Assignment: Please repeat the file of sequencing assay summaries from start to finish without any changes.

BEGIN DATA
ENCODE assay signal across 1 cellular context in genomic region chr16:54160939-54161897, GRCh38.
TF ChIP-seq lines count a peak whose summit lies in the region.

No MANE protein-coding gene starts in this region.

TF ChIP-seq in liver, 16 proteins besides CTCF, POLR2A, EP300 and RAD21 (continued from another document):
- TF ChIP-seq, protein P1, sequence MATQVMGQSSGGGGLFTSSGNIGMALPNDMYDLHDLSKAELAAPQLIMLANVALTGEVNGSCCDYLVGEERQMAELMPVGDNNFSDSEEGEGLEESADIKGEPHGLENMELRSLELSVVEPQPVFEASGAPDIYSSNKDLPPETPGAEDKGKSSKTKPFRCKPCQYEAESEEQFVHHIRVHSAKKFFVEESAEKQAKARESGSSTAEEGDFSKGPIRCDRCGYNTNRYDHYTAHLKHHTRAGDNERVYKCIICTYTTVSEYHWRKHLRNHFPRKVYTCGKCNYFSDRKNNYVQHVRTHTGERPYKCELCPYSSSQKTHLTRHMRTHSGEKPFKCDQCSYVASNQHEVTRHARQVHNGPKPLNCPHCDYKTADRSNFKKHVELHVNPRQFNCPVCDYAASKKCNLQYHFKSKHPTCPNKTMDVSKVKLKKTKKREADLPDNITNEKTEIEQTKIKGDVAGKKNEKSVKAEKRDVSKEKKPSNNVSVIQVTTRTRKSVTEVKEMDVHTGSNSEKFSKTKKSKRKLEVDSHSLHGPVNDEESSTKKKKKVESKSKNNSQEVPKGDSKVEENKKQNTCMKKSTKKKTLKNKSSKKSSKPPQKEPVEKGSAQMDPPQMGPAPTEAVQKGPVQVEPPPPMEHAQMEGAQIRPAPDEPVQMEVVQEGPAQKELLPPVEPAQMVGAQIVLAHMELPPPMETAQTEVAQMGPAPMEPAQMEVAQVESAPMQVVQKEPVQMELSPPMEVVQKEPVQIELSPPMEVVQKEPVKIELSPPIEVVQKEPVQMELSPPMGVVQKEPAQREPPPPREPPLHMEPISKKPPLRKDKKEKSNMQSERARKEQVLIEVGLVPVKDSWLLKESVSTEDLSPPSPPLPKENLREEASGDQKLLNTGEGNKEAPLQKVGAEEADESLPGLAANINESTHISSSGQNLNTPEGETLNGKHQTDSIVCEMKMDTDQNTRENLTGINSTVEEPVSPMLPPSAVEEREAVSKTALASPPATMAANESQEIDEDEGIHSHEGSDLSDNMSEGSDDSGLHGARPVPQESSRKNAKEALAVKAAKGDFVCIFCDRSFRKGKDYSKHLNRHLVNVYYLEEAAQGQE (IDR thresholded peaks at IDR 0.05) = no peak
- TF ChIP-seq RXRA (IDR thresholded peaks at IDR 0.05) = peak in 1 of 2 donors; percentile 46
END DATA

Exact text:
ENCODE assay signal across 1 cellular context in genomic region chr16:54160939-54161897, GRCh38.
TF ChIP-seq lines count a peak whose summit lies in the region.

No MANE protein-coding gene starts in this region.

TF ChIP-seq in liver, 16 proteins besides CTCF, POLR2A, EP300 and RAD21 (continued from another document):
- TF ChIP-seq, protein P1, sequence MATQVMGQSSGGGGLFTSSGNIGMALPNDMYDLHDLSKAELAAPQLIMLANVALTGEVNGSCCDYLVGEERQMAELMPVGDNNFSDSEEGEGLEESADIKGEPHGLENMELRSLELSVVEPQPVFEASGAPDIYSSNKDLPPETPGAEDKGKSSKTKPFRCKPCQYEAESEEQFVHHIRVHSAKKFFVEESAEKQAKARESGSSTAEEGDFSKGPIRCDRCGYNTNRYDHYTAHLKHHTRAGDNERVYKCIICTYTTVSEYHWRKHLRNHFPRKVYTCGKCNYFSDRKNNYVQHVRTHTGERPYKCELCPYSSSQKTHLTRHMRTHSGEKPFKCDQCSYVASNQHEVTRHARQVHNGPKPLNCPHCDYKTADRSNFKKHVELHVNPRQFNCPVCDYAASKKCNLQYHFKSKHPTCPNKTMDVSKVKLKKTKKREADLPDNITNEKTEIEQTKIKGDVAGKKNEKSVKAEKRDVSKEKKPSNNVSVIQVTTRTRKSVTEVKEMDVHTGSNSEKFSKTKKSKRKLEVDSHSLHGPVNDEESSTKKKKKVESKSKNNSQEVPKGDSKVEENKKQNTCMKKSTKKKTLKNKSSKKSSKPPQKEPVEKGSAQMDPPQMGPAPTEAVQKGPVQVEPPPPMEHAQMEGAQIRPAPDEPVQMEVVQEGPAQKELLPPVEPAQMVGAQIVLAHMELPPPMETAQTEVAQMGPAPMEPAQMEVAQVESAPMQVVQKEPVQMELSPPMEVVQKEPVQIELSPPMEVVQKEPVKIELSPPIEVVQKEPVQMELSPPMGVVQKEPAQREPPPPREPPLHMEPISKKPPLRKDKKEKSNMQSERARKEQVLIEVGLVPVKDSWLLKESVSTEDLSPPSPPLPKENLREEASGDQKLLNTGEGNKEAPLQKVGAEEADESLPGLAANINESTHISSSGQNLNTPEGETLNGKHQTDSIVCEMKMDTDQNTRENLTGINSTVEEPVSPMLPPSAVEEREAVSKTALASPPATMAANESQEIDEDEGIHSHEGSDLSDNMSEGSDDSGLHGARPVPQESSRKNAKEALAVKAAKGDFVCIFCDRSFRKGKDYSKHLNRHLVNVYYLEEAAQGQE (IDR thresholded peaks at IDR 0.05) = no peak
- TF ChIP-seq RXRA (IDR thresholded peaks at IDR 0.05) = peak in 1 of 2 donors; percentile 46